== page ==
Proofreading is a final check on a piece of finished work, so make sure you don’t start before you’ve, well, finished. Publishing houses send their proofs out to specialist proofreaders, but if you are proofing your own work, you need to trick your eyes into reading afresh. Here are three ways to do that.
1 Use computer checking tools
The more mistakes your computer spots, the fewer your eyes have to seek out. Run the grammar and spell-check, but be wary—they are not perfect, and some favour US over British English. Use the find/replace tool as well. This is especially useful for little errors, such as accidental double spaces, and style choices such as -ise versus – ize. But be careful about making global changes: you don’t want to replace ‘size’ with ‘sise’ throughout.
2 Read backwards
Reading and proofing are very different activities. If you read in the ordinary way, little errors will slip past you. Try starting with the last page, reading it from top to bottom, as normal. This helps you to maintain focus on the words themselves rather than the overall meaning of the text. It allows you to concentrate on spelling, punctuation and consistency.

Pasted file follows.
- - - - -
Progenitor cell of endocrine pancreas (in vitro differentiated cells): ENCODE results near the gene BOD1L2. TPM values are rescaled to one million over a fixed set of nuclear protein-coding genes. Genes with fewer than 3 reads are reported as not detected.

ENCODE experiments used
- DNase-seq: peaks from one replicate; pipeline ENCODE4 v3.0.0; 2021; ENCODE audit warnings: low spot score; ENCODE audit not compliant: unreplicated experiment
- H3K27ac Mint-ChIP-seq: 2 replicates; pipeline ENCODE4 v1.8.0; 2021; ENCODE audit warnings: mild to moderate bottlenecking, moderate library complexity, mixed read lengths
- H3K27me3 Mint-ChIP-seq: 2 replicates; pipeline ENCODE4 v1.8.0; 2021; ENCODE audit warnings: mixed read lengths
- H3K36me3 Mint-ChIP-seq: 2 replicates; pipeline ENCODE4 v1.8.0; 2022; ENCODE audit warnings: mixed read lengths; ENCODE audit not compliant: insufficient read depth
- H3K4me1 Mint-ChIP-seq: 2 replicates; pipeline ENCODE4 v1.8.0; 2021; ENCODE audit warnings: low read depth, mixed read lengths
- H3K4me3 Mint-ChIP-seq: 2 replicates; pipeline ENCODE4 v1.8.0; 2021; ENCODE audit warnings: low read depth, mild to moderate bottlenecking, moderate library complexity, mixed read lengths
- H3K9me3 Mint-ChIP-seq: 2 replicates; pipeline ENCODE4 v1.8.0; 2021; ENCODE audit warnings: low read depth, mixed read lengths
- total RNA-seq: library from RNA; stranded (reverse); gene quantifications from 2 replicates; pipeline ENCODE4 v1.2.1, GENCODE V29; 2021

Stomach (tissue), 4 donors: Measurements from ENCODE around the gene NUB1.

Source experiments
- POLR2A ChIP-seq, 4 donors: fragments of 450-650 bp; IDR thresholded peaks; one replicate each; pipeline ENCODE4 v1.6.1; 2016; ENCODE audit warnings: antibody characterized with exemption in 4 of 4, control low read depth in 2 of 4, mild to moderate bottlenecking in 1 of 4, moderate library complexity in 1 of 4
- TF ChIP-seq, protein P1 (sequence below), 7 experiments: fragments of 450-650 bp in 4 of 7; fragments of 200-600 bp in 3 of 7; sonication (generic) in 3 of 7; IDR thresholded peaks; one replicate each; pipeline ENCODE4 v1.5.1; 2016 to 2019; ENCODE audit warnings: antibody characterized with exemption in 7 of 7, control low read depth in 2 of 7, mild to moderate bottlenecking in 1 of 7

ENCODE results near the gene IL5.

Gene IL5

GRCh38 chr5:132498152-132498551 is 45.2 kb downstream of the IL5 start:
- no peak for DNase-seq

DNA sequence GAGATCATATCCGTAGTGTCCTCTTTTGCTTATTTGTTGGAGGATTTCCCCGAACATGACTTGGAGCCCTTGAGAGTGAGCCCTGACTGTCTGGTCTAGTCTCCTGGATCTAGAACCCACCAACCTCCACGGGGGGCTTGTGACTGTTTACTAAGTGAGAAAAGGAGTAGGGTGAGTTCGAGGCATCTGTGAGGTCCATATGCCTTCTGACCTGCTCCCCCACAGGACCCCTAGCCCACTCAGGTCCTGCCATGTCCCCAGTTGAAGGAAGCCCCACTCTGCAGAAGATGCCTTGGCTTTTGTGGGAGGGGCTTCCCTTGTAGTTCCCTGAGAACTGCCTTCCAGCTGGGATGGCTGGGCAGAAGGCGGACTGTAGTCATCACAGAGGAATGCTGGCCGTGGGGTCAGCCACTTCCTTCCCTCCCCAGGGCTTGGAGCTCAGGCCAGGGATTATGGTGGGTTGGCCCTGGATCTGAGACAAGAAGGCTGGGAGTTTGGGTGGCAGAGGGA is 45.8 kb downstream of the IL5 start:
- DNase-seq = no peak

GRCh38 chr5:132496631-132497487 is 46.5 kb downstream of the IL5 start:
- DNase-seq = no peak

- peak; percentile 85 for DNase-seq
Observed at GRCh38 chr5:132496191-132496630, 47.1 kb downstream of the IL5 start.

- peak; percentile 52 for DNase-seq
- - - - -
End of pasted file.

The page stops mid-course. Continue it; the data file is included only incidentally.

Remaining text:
3 Use a sheet of paper to mask the next line
This technique makes the line you are currently proofing stand out. Like reading backwards, it forces you to concentrate on the words rather than the meaning. It’s a constant reminder that you are not reading, but doing the specialist task of proofreading.
18 November 2021
When you’re writing, picture yourself working in a room and re-position your imagined reader as you progress.
Always print out your work before you submit it – I guarantee you’ll spot mistakes you hadn’t noticed on screen.
Writing is a physical process; your brain works with your body. Moving about can help with problem solving and minimise aches and pains.